Thursday, January 30, 2014

A Hardy Folk, Skills from the 1930s, and a much-too-long post

Cyrus & Rhoda
c. 1930

I know. You thought that was Kevin and me, right?

 (Amazing how happy they look, even though they lived before the advent of Facebook or Twitter, isn't it! And they didn't have to worry about recharging their cell phones.)

Before I get into this post, I must say a huge thank you to all of you for your wonderful comments and well wishes! Hip replacement recovery can get reeeeeeeeeeeeeeally long, especially when you look out the window and see nothing but snow mountains and temps that are way below zero, day after long day. It also seems like things will never change, little progress is being made, even though I plugged faithfully through 45 minutes of physical therapy twice a day...boring...boring...boring...owie...owie...owie.

BUT, someone told me that after week FOUR, many people notice a huge difference. Guess what. I am one of those people! Monday was the four-week mark. I can now see that I won't be stuck forever doing a poor impression of the Dowager Countess (of Downton Abbey fame.)

Now on to the show:

I'm pretty sure that if I have the date wrong on that photo, Eric will let me know. And I probably do have it wrong, but if I call him, he'll tell me that he's already told me, so you know how it goes...The photo above was taken in Vernon County, WI. It's of Eric's mom and dad - my husband's great uncle and aunt. As you can see, Wisconsin had a goodly amount of snow that year too, although I suspect it was less than what we're getting this year.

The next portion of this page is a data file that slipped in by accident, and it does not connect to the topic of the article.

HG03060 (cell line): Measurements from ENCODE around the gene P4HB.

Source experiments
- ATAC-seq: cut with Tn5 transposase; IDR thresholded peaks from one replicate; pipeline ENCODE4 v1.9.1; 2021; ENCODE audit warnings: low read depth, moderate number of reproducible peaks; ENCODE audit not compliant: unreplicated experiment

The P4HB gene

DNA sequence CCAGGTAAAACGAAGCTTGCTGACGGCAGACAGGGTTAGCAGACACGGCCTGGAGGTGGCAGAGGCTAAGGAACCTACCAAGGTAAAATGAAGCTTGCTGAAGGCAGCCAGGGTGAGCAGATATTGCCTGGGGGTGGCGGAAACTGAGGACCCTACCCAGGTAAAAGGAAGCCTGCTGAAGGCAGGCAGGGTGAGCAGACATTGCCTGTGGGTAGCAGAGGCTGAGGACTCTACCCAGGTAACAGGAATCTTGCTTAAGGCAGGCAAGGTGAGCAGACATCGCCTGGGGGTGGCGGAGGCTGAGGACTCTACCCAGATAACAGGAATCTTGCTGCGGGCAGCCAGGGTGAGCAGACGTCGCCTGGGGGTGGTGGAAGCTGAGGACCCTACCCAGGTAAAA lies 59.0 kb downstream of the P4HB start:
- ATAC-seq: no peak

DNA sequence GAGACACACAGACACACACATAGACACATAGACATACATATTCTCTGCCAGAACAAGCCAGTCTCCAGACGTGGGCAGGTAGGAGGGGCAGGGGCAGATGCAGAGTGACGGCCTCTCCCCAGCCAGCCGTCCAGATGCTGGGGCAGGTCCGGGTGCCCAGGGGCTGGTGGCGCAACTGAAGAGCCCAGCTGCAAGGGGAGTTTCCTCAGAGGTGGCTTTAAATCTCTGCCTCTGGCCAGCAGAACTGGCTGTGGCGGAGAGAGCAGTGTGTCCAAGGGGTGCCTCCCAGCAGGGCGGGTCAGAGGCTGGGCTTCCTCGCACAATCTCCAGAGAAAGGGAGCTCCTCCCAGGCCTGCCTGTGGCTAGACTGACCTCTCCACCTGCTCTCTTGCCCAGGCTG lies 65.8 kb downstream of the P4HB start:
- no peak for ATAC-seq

(Note the patched wheelbarrow, used to haul in wood)

We have mountains of snow. I am not exaggerating. Mountains. This is why December 30th turned out to be a great date for a total hip replacement. It's not like I want to be out in this weather anyway.

My main reason for posting the photo is that whenever I see it, I'm reminded of the hardy folk who lived before this current age of technology. Those were people who were accustomed to daily hard work - often without complaining, and often out in the cold of the long winter or blistering heat of the short summer. Hard work that involved working in the fields raising tobacco or hay, growing a large vegetable garden to feed their families, raising chickens for eggs and meat, caring for dairy and meat animals, including how to butcher a cow, how to can chicken and beef, how to do their own machine repairs, how to knit, sew, cook, clean, etc. etc. And in many cases, it was all done without electricity.

And they didn't have social media. They had neighborhoods. They had churches. They had extended family.

 My amazing personal chef!
I think I'm ready to get back in the kitchen, but he has been wonderful!